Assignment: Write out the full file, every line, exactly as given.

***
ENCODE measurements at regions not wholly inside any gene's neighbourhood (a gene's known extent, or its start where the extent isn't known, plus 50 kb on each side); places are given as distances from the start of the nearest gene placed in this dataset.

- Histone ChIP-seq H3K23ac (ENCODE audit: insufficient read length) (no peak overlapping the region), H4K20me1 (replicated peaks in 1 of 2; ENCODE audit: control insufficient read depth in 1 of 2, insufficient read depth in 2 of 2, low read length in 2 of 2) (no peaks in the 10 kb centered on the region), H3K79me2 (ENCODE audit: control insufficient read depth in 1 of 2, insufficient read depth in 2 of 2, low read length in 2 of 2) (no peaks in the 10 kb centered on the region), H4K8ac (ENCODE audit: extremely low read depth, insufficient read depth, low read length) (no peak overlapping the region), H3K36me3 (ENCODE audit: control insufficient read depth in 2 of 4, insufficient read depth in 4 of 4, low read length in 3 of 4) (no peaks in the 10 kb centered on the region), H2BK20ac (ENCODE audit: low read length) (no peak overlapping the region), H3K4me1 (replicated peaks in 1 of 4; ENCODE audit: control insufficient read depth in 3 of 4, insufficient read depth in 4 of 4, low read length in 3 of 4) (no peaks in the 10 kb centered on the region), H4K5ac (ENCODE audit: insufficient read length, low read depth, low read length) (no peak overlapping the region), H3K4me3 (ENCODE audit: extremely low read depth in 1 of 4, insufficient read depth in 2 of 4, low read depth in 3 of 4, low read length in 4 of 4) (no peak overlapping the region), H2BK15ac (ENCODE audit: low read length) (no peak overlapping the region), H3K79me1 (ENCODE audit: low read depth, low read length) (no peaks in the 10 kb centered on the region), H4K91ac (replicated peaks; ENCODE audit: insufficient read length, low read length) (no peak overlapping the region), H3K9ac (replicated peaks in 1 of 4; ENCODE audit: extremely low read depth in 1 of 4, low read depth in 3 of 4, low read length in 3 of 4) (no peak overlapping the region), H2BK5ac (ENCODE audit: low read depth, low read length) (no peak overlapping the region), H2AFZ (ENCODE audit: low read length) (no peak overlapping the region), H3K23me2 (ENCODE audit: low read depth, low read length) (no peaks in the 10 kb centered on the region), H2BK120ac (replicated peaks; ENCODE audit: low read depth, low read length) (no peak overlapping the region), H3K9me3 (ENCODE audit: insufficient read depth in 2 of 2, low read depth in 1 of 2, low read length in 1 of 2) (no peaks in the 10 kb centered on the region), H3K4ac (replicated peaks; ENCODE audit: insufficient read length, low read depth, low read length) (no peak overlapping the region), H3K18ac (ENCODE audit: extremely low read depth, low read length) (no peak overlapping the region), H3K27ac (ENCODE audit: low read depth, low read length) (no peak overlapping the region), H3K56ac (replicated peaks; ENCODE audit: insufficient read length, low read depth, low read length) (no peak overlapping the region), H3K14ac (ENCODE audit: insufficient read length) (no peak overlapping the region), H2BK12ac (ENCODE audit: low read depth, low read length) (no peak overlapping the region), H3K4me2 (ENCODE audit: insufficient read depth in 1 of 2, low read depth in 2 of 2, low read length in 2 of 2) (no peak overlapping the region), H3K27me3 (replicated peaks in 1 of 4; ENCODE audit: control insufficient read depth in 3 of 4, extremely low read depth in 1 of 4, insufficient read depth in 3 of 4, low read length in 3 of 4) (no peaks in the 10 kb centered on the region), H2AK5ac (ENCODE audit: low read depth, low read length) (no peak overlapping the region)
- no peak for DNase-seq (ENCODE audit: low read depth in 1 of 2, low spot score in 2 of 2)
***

ENCODE measurements at regions not wholly inside any gene's neighbourhood (a gene's known extent, or its start where the extent isn't known, plus 50 kb on each side); places are given as distances from the start of the nearest gene placed in this dataset.

- Histone ChIP-seq H3K23ac (ENCODE audit: insufficient read length) (no peak overlapping the region), H4K20me1 (replicated peaks in 1 of 2; ENCODE audit: control insufficient read depth in 1 of 2, insufficient read depth in 2 of 2, low read length in 2 of 2) (no peaks in the 10 kb centered on the region), H3K79me2 (ENCODE audit: control insufficient read depth in 1 of 2, insufficient read depth in 2 of 2, low read length in 2 of 2) (no peaks in the 10 kb centered on the region), H4K8ac (ENCODE audit: extremely low read depth, insufficient read depth, low read length) (no peak overlapping the region), H3K36me3 (ENCODE audit: control insufficient read depth in 2 of 4, insufficient read depth in 4 of 4, low read length in 3 of 4) (no peaks in the 10 kb centered on the region), H2BK20ac (ENCODE audit: low read length) (no peak overlapping the region), H3K4me1 (replicated peaks in 1 of 4; ENCODE audit: control insufficient read depth in 3 of 4, insufficient read depth in 4 of 4, low read length in 3 of 4) (no peaks in the 10 kb centered on the region), H4K5ac (ENCODE audit: insufficient read length, low read depth, low read length) (no peak overlapping the region), H3K4me3 (ENCODE audit: extremely low read depth in 1 of 4, insufficient read depth in 2 of 4, low read depth in 3 of 4, low read length in 4 of 4) (no peak overlapping the region), H2BK15ac (ENCODE audit: low read length) (no peak overlapping the region), H3K79me1 (ENCODE audit: low read depth, low read length) (no peaks in the 10 kb centered on the region), H4K91ac (replicated peaks; ENCODE audit: insufficient read length, low read length) (no peak overlapping the region), H3K9ac (replicated peaks in 1 of 4; ENCODE audit: extremely low read depth in 1 of 4, low read depth in 3 of 4, low read length in 3 of 4) (no peak overlapping the region), H2BK5ac (ENCODE audit: low read depth, low read length) (no peak overlapping the region), H2AFZ (ENCODE audit: low read length) (no peak overlapping the region), H3K23me2 (ENCODE audit: low read depth, low read length) (no peaks in the 10 kb centered on the region), H2BK120ac (replicated peaks; ENCODE audit: low read depth, low read length) (no peak overlapping the region), H3K9me3 (ENCODE audit: insufficient read depth in 2 of 2, low read depth in 1 of 2, low read length in 1 of 2) (no peaks in the 10 kb centered on the region), H3K4ac (replicated peaks; ENCODE audit: insufficient read length, low read depth, low read length) (no peak overlapping the region), H3K18ac (ENCODE audit: extremely low read depth, low read length) (no peak overlapping the region), H3K27ac (ENCODE audit: low read depth, low read length) (no peak overlapping the region), H3K56ac (replicated peaks; ENCODE audit: insufficient read length, low read depth, low read length) (no peak overlapping the region), H3K14ac (ENCODE audit: insufficient read length) (no peak overlapping the region), H2BK12ac (ENCODE audit: low read depth, low read length) (no peak overlapping the region), H3K4me2 (ENCODE audit: insufficient read depth in 1 of 2, low read depth in 2 of 2, low read length in 2 of 2) (no peak overlapping the region), H3K27me3 (replicated peaks in 1 of 4; ENCODE audit: control insufficient read depth in 3 of 4, extremely low read depth in 1 of 4, insufficient read depth in 3 of 4, low read length in 3 of 4) (no peaks in the 10 kb centered on the region), H2AK5ac (ENCODE audit: low read depth, low read length) (no peak overlapping the region)
- no peak for DNase-seq (ENCODE audit: low read depth in 1 of 2, low spot score in 2 of 2)